Methane seeps such as these can be observed on many locations on the ocean floor in the Arctic. Investigations of seasonal variability of this type of methane release provide important input for more precise calculations of the climate gas budget. (CAGE/UiT)

Methane emissions in Arctic Ocean have long been overestimated, study claims

A new study from UiT The Arctic University of Norway revealed that estimates of methane emissions released from the Arctic Ocean floor are calculated without taking into account seasonal variability and may therefore be overestimated.

“Because we only go [in the Arctic] during the summer, we usually just multiply whatever comes out [the methane emissions] by 12 to have the yearly rate,” says Bénédicte Ferré, first author of the paper in a phone interview with Eye on the Arctic.

Due to the harsh climate conditions in the Arctic, scientists usually conduct expeditions in the summer and early fall, when the weather and waters are more predictable.

The study published in Nature Geoscience shows that there is far less methane leaking from the Arctic Ocean soil during cold months compared to measurements taken in the summer.

The paper also stresses the importance of correctly estimating methane emissions now in order to better understand how they will evolve in the future and possibly affect climate.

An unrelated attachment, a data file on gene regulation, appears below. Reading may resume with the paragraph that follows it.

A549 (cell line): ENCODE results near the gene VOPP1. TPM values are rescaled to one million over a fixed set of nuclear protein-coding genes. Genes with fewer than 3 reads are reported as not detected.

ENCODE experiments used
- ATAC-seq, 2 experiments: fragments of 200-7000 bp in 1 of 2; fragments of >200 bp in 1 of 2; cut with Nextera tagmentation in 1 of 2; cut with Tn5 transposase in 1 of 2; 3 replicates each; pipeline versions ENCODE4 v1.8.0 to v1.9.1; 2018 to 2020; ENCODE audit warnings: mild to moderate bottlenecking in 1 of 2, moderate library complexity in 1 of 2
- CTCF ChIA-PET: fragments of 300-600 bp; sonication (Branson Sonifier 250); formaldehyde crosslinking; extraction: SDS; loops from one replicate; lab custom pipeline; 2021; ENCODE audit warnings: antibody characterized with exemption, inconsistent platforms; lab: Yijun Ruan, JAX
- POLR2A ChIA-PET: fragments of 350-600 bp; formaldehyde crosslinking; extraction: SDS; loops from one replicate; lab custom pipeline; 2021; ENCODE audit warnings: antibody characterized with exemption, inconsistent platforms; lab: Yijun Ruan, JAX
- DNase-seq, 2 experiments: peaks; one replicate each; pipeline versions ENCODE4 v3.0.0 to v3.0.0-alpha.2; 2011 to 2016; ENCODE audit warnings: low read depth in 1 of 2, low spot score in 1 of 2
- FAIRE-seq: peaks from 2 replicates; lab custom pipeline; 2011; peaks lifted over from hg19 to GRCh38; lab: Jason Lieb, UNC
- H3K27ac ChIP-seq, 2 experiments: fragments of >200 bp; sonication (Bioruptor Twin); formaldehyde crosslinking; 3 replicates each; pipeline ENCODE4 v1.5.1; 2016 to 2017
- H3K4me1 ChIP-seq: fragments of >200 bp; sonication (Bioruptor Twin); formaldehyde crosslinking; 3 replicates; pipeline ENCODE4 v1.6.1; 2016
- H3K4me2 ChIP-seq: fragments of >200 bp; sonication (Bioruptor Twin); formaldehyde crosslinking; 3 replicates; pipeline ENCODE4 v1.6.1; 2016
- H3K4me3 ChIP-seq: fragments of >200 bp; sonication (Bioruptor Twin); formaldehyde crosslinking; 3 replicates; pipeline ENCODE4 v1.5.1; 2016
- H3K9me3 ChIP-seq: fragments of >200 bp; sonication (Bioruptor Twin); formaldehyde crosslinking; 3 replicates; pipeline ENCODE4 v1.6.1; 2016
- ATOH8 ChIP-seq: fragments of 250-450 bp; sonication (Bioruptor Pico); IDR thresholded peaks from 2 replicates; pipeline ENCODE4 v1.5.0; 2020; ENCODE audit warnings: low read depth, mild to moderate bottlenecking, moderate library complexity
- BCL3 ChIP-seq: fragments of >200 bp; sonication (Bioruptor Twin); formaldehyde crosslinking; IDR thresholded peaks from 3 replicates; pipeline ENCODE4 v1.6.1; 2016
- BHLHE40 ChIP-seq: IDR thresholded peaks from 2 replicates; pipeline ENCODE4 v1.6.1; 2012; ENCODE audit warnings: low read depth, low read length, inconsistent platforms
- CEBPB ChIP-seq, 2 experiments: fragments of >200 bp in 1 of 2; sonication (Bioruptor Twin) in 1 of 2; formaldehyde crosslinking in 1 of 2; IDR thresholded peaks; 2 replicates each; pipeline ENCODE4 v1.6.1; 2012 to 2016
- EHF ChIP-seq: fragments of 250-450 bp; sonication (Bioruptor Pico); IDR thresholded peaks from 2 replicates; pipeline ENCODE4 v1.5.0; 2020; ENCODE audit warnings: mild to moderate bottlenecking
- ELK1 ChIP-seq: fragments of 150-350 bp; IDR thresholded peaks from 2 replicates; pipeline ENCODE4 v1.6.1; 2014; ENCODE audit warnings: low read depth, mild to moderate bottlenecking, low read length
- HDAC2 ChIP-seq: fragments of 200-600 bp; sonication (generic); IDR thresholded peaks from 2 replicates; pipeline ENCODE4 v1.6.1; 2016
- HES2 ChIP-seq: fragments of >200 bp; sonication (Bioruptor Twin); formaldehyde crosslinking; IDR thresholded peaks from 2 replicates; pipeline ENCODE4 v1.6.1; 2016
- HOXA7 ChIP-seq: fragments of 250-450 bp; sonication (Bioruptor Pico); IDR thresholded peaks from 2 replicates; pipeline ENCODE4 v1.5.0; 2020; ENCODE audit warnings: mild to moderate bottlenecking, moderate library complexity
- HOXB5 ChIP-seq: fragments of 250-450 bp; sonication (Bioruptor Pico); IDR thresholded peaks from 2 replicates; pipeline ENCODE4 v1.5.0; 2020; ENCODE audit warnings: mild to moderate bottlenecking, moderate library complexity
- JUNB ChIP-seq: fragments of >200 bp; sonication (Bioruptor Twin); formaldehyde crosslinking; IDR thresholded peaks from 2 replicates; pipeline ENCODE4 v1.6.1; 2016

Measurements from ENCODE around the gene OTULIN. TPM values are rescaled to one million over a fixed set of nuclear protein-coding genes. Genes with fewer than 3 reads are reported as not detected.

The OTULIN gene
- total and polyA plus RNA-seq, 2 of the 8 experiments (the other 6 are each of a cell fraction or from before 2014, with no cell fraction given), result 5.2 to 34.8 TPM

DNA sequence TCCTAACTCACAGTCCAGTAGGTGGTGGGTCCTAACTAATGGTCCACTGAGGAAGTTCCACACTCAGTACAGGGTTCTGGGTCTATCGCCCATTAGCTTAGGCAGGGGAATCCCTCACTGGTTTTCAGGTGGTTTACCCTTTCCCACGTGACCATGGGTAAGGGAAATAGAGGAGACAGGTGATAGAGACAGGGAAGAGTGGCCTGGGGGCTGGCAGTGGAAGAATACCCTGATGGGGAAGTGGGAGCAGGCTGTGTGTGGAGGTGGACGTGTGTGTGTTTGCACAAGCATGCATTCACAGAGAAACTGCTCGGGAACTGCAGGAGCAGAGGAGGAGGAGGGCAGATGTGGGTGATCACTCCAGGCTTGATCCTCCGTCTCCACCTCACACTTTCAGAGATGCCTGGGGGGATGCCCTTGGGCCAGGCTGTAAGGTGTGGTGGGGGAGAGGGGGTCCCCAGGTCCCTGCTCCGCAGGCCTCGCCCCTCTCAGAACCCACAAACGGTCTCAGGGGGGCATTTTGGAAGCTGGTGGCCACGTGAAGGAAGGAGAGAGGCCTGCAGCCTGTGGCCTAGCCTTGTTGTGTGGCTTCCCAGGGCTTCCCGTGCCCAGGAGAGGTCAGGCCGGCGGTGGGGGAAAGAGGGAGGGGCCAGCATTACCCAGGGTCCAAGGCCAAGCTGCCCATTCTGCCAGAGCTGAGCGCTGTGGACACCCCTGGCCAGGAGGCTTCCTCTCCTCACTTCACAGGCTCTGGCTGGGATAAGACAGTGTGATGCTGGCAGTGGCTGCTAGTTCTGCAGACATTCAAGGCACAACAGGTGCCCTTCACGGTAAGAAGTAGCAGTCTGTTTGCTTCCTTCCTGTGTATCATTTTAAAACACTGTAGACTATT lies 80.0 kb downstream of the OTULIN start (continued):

Why is methane so important?

Methane is a powerful greenhouse gas, with a significantly greater global warming potential than carbon dioxide, according to NASA.

“Over a 20-year period, one ton of methane has a global warming potential that is 84 to 87 times greater than carbon dioxide,” says NASA. “Over a century, that warming potential is 28 to 36 times greater.”

According to the Centre for Arctic Gas Hydrate, Environment and Climate (CAGE), which published the study, the atmospheric concentration of methane has almost tripled since the beginning of industrialization. It contributes 16% to the global greenhouse effect and has a lifetime of approximately twelve years in the atmosphere.

Video caption: Gas flare locations in the study area. The yellow dots represent seeps observed during the winter survey, while the red dots represent seeps observed during the summer survey. Methane seeps during the colder season decrease their emissions by 43 percent. (B. Ferré/CAGE, UiT)

The problem is that the origin of this gas is poorly understood by scientists.

“Methane bubbles up from swamps and rivers, belches from volcanoes, rises from wildfires, and seeps from the guts of cows and termites (where is it made by microbes),” says NASA.

In the Arctic, the dangerous gas is meanly leaking out of melting permafrost and the ocean floor.

“When [methane] gets released from the ocean, it can potentially reach the atmosphere.This is the case if we have a stratification that is small enough that we can have a transfer from the sea floor to the surface. And this could potentially affect global warming,” explains Bénédicte Ferré.

Less methane leaks in cold temperatures

Ferré’s team conducted their study west of the Norwegian Arctic Archipelago Svalbard—an area affected by a branch of North Atlantic Ocean current called West Spitzbergen Current.

The observations were made at 400 metres water depth, where the ocean floor is known for its many methane seeps. Scientists used echo flares to detect the gas bubbles which they call “flares”.